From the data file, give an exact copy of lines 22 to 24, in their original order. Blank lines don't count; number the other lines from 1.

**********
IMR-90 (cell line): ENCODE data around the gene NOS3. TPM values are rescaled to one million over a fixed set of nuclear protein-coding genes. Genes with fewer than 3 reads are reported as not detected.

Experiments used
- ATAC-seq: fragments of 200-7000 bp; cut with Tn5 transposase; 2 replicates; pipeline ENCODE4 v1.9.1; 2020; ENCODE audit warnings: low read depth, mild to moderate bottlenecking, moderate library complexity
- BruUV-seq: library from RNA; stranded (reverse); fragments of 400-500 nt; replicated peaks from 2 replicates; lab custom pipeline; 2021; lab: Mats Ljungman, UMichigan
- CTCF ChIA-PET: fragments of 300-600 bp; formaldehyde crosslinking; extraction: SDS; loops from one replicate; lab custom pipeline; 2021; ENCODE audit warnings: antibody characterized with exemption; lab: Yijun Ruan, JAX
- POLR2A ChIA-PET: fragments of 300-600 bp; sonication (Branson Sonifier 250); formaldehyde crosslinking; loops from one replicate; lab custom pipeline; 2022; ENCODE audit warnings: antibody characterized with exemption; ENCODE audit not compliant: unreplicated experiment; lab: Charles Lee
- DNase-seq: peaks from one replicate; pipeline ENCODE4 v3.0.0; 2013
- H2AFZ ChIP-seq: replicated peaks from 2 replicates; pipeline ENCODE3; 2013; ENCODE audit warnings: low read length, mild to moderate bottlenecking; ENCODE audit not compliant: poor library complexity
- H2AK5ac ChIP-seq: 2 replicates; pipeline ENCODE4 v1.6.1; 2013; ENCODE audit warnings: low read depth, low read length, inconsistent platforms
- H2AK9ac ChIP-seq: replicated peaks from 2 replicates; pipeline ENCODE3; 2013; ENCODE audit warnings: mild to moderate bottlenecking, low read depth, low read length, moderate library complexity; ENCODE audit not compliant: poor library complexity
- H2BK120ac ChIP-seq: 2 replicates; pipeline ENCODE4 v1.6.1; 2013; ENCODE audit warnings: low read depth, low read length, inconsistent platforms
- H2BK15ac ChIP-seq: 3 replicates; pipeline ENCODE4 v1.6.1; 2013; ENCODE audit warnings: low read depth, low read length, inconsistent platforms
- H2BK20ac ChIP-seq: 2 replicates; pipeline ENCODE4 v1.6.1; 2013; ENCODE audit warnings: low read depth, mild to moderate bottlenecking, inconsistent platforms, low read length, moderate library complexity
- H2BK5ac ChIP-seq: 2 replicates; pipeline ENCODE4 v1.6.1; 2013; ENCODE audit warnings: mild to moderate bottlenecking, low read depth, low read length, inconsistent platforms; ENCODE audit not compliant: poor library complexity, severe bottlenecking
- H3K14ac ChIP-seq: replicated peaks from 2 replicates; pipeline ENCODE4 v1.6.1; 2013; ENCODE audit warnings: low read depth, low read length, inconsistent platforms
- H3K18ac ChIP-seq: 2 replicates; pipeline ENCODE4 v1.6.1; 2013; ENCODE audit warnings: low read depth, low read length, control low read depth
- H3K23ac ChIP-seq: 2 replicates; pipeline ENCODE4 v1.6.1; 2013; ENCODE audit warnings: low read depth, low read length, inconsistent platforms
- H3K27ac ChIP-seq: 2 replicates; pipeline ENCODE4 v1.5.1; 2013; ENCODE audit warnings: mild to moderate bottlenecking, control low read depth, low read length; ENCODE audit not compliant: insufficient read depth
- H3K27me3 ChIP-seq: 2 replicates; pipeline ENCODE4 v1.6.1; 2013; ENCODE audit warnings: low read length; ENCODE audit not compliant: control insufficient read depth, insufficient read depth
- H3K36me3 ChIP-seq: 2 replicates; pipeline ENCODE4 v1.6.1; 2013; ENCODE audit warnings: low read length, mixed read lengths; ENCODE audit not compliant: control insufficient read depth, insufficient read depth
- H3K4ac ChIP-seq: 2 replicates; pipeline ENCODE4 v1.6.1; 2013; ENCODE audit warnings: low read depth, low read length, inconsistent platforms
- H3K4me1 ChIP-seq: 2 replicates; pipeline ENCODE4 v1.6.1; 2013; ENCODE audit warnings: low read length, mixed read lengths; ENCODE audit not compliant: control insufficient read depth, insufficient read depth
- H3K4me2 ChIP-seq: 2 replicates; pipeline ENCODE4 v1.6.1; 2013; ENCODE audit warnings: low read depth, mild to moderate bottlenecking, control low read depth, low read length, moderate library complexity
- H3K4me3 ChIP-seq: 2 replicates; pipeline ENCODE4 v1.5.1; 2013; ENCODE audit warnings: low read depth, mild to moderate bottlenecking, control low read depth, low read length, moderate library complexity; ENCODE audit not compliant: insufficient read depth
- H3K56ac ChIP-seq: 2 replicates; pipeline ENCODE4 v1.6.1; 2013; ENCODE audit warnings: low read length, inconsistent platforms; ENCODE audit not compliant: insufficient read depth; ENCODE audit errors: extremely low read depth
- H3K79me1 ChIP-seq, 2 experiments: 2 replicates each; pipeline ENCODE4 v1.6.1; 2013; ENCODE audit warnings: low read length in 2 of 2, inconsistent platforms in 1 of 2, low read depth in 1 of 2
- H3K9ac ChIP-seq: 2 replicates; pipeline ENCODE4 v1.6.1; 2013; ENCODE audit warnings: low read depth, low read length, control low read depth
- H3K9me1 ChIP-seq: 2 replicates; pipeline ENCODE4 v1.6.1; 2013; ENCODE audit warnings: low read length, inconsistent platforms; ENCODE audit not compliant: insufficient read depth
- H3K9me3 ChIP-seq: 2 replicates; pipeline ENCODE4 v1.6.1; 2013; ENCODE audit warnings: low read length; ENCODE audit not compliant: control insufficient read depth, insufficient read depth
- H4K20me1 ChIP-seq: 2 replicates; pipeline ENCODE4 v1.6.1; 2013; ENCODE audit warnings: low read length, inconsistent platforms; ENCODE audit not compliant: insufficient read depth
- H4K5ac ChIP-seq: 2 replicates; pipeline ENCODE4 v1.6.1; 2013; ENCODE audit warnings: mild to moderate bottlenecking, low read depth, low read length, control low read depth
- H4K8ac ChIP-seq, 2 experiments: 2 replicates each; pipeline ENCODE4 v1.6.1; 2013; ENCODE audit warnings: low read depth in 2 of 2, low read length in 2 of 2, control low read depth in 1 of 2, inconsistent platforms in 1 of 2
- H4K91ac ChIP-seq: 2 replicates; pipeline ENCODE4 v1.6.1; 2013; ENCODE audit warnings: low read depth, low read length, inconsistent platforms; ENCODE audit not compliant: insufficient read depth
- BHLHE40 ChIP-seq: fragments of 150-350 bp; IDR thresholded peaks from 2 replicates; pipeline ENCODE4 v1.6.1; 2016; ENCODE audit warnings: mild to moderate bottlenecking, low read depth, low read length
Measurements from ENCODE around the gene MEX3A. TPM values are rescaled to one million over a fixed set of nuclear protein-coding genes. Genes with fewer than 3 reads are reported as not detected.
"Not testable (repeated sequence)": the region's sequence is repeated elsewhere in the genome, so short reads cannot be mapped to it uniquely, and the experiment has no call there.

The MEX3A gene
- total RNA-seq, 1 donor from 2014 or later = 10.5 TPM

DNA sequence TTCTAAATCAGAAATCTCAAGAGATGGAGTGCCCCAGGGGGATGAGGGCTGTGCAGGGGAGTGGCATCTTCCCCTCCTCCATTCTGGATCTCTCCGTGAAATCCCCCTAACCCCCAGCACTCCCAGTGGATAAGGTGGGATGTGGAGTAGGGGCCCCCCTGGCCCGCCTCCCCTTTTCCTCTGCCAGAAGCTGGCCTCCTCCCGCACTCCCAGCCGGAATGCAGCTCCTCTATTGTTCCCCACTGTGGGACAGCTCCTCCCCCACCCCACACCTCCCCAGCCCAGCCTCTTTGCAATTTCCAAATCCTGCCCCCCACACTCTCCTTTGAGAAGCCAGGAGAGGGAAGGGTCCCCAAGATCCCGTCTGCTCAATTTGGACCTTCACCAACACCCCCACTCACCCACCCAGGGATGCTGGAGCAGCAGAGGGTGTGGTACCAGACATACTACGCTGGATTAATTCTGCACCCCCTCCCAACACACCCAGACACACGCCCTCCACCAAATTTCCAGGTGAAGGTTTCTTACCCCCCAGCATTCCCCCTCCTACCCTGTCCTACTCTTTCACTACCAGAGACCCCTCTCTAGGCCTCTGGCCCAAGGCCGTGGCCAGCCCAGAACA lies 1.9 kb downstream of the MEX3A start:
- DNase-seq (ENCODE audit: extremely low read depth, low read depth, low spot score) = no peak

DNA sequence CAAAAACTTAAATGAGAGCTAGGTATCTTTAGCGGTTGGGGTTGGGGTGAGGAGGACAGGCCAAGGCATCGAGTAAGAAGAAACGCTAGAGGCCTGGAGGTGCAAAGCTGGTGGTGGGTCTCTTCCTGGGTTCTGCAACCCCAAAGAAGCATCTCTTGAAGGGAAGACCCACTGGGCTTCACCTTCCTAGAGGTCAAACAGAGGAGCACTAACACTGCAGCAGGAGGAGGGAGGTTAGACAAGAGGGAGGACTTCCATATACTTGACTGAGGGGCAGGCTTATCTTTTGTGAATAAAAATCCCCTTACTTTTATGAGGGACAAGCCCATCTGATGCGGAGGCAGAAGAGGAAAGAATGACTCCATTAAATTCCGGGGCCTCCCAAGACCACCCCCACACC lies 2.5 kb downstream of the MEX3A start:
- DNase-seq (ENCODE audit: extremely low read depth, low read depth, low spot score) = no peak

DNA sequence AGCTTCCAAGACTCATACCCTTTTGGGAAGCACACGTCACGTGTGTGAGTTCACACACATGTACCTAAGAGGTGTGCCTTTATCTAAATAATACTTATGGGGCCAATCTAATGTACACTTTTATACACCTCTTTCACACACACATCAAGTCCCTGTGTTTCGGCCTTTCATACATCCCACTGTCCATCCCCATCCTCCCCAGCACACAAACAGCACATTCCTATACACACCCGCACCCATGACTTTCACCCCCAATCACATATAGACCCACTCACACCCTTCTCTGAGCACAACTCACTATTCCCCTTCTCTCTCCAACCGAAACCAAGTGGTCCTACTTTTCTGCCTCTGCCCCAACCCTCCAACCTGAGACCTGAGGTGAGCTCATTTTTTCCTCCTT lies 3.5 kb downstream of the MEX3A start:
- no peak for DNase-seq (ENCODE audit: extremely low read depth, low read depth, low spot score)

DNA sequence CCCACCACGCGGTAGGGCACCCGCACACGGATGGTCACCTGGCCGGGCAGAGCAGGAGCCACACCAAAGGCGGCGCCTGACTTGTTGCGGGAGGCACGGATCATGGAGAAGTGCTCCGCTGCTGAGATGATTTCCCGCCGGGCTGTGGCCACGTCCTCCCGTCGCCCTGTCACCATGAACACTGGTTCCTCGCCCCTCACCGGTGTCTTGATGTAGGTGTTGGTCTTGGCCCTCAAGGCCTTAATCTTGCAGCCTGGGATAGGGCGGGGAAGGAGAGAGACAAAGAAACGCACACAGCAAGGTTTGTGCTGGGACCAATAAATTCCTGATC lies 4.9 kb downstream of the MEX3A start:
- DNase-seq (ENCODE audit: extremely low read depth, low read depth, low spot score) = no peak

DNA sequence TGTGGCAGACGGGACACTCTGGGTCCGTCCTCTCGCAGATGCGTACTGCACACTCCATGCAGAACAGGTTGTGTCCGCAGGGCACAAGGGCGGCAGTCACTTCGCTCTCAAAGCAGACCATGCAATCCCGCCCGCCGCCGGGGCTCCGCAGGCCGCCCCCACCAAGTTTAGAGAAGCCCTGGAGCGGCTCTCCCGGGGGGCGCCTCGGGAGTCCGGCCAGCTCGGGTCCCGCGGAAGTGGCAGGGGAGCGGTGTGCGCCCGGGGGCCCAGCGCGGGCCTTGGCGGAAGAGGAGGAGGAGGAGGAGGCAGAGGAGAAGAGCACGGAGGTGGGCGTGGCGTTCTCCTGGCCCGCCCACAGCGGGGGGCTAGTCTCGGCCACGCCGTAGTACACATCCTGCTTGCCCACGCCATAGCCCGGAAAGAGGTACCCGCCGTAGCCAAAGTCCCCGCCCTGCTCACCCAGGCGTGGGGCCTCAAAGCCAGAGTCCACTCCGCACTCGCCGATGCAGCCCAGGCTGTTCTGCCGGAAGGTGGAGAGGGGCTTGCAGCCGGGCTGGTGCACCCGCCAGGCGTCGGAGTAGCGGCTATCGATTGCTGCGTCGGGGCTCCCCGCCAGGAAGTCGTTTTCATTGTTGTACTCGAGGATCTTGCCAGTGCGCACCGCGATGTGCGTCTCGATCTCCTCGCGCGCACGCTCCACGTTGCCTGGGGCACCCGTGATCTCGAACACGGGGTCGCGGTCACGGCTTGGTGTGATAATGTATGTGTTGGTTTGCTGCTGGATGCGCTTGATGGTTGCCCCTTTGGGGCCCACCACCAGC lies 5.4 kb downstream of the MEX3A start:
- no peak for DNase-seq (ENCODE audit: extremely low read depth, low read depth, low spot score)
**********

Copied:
- H3K4me1 ChIP-seq: 2 replicates; pipeline ENCODE4 v1.6.1; 2013; ENCODE audit warnings: low read length, mixed read lengths; ENCODE audit not compliant: control insufficient read depth, insufficient read depth
- H3K4me2 ChIP-seq: 2 replicates; pipeline ENCODE4 v1.6.1; 2013; ENCODE audit warnings: low read depth, mild to moderate bottlenecking, control low read depth, low read length, moderate library complexity
- H3K4me3 ChIP-seq: 2 replicates; pipeline ENCODE4 v1.5.1; 2013; ENCODE audit warnings: low read depth, mild to moderate bottlenecking, control low read depth, low read length, moderate library complexity; ENCODE audit not compliant: insufficient read depth